GW: I heard that you guys got stranded in the UK for a bit?
KM: Yeah, you’re right! We were on tour with Oh Wonder when everything started to happen and we were supposed to stick around and do a music video that week for ‘The Magician’ in London. And yeah, it was kind of like, no, the country’s locking down, you need to get home now. It was pretty intense! And then we had to quarantine for two weeks, so that was really odd, just like being in my room and my mum would have to bring me food and stuff like that. Very odd, washing my dishes in like my bathroom sink and things like that.
GW: What was it like making the video for ‘The Magician' in isolation?
KM: It was very odd! I mean, I was pretty heartbroken because the original treatment for the video was really personal to the song and the meaning of the song. But, I think it turned out really good, the sort of isolation video. It is really bizarre, we set up like a big fitted sheet in my room and we just set up all my lamps around me and just filmed me dancing, and then our friend Artie did all the animation. He did a really great job and really made that video what it is.
GW: Have you guys taken up any weird hobbies over lockdown?
KM: Not me, but our drummer Charlie has! He bought a lathe, and he wood turns now, he makes bowls out of wood. Yeah, so I think that is probably the weirdest hobby that any of us could even think of probably, and he did it! I’ve just been sitting watching Ru Paul’s Drag Race.
GW: Amazing! You guys did a live stream for Rough Trade ahead of the album release, what was that like?
KM: Oh, it was good, yeah. I mean, it’s weird playing those songs stripped back when we haven’t even played them live at all, like as a full band, but it’s good. I mean, those things are fun and keep us busy.
I definitely think that it’s a valuable platform that none of us were tapping into before, I know that when I first started doing the live streams I was really anxious about them, but now it’s like why wouldn’t I do that? Why wouldn’t I bring the fans along for like hanging out in my basement, or like maybe when we’re back on tour why wouldn’t we bring them along for more of the ride? I think it’s definitely a good tool to use.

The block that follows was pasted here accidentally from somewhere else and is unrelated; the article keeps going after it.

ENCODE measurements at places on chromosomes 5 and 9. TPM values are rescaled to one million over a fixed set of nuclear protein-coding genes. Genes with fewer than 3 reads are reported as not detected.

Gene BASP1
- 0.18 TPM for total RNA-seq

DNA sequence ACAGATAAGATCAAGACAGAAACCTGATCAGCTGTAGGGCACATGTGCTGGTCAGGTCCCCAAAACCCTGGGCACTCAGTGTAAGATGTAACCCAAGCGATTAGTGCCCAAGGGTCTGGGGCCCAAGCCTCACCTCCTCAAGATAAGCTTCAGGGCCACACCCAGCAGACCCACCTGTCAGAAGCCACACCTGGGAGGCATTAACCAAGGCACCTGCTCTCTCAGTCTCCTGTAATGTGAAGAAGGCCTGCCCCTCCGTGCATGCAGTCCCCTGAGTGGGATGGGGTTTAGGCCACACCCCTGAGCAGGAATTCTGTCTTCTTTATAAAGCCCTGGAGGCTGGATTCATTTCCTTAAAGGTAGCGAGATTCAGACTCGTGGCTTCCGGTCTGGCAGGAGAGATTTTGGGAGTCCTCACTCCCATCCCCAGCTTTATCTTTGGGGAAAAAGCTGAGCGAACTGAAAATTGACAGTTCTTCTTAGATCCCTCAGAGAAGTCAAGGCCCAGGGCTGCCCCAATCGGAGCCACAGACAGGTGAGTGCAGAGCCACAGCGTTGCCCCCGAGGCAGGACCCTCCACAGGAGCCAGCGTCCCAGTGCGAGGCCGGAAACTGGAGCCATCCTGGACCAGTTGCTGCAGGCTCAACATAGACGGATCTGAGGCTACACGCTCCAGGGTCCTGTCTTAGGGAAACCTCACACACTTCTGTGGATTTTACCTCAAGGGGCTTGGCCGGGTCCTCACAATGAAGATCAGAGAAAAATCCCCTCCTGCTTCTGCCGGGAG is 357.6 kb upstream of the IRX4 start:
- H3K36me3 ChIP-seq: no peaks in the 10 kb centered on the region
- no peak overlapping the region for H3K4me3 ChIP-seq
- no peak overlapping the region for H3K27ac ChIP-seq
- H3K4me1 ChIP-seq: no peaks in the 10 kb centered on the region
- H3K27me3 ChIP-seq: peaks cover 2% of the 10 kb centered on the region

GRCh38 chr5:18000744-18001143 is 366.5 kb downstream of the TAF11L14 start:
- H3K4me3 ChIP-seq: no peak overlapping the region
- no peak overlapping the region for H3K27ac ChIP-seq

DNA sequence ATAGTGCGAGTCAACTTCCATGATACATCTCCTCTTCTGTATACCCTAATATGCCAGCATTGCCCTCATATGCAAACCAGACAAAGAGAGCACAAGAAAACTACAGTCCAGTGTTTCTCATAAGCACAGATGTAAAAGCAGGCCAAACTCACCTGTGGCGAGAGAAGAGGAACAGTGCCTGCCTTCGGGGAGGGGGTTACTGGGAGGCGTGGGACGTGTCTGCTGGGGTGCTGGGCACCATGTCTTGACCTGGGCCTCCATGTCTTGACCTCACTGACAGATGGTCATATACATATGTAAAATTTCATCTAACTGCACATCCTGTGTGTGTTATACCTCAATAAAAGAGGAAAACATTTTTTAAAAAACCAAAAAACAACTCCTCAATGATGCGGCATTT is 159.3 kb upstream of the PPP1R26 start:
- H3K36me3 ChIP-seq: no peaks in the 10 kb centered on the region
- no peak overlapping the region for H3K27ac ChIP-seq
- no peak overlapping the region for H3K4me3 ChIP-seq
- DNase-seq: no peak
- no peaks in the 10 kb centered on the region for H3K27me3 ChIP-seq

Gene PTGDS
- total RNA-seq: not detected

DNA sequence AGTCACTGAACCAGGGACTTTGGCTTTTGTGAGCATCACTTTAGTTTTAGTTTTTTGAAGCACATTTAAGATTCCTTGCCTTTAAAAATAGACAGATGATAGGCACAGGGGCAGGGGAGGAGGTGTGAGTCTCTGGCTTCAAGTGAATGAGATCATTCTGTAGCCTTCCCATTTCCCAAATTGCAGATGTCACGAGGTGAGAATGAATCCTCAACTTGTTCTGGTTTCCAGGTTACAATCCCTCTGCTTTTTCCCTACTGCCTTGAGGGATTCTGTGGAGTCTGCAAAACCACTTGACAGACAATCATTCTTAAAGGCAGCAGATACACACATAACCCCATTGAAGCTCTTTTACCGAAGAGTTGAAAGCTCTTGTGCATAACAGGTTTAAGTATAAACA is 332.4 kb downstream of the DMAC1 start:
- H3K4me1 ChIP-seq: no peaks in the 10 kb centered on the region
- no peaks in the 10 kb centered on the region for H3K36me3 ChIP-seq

GW: What does the rest of the summer look like for you guys?
KM: I think we’re gonna start writing again, and just start jamming and having fun and see where that goes, even if it’s not a record, even if it’s just a couple of songs that we like. Yeah, just not putting too much pressure on ourselves. We just literally wrote this record, we finished writing it at the top of this year so, just sort of taking it easy and writing when it feels right.
We’re either touring a lot or we’re starting to write again so I think this has been a really strange break in that I don’t really know what to do with my body. It’s weird to not be moving all the time and it’s definitely like an adjustment that I’ve had to make. We’re actually playing a drive-in show in September that I’m really excited about, so yeah, that’s something to look forward to!
GW: What have you been listening to?
KM: I mean, obviously that Phoebe Bridgers record is just so good. I mean that’s all I’ve been listening to. I love Christian Lee Hudson as well, his new record Beginners came out last month, and the lyrics are insanely good. Who else am I listening to? Samia, I think she’s from New York or something like that, but she’s got a new record out, she’s been putting out singles which I love.
GW: What are you most looking forward to now that things are beginning to return to normal?
KM: I think just maybe seeing more of my friends, and shows I think would be the most obvious answer! Halloween I think, that needs to happen or else my year will absolutely be garbage. Yeah, I’m looking forward to Halloween hopefully being normal this year.
The Sun And Her Scorch is out now.
More about: Dizzy